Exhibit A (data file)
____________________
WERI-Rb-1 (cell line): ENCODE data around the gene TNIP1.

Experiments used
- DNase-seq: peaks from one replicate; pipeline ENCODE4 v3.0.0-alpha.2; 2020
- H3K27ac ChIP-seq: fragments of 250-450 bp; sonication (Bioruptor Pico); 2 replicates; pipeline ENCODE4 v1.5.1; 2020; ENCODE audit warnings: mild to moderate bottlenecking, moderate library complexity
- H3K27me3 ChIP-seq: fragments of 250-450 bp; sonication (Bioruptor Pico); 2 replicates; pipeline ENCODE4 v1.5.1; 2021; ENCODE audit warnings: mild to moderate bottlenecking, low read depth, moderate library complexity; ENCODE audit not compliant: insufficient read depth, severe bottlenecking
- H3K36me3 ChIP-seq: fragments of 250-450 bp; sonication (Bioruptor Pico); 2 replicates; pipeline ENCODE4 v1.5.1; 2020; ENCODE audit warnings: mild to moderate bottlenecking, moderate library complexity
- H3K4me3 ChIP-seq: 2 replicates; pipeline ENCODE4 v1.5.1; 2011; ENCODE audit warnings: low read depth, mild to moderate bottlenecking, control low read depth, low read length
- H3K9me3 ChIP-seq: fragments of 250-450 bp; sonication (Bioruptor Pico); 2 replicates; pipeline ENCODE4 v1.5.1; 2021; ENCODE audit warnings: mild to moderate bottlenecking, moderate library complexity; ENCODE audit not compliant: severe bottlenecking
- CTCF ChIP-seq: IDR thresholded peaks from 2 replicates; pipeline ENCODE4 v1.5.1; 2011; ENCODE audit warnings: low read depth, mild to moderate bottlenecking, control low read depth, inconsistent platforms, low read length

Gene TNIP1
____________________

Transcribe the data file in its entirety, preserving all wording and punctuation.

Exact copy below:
WERI-Rb-1 (cell line): ENCODE data around the gene TNIP1.

Experiments used
- DNase-seq: peaks from one replicate; pipeline ENCODE4 v3.0.0-alpha.2; 2020
- H3K27ac ChIP-seq: fragments of 250-450 bp; sonication (Bioruptor Pico); 2 replicates; pipeline ENCODE4 v1.5.1; 2020; ENCODE audit warnings: mild to moderate bottlenecking, moderate library complexity
- H3K27me3 ChIP-seq: fragments of 250-450 bp; sonication (Bioruptor Pico); 2 replicates; pipeline ENCODE4 v1.5.1; 2021; ENCODE audit warnings: mild to moderate bottlenecking, low read depth, moderate library complexity; ENCODE audit not compliant: insufficient read depth, severe bottlenecking
- H3K36me3 ChIP-seq: fragments of 250-450 bp; sonication (Bioruptor Pico); 2 replicates; pipeline ENCODE4 v1.5.1; 2020; ENCODE audit warnings: mild to moderate bottlenecking, moderate library complexity
- H3K4me3 ChIP-seq: 2 replicates; pipeline ENCODE4 v1.5.1; 2011; ENCODE audit warnings: low read depth, mild to moderate bottlenecking, control low read depth, low read length
- H3K9me3 ChIP-seq: fragments of 250-450 bp; sonication (Bioruptor Pico); 2 replicates; pipeline ENCODE4 v1.5.1; 2021; ENCODE audit warnings: mild to moderate bottlenecking, moderate library complexity; ENCODE audit not compliant: severe bottlenecking
- CTCF ChIP-seq: IDR thresholded peaks from 2 replicates; pipeline ENCODE4 v1.5.1; 2011; ENCODE audit warnings: low read depth, mild to moderate bottlenecking, control low read depth, inconsistent platforms, low read length

Gene TNIP1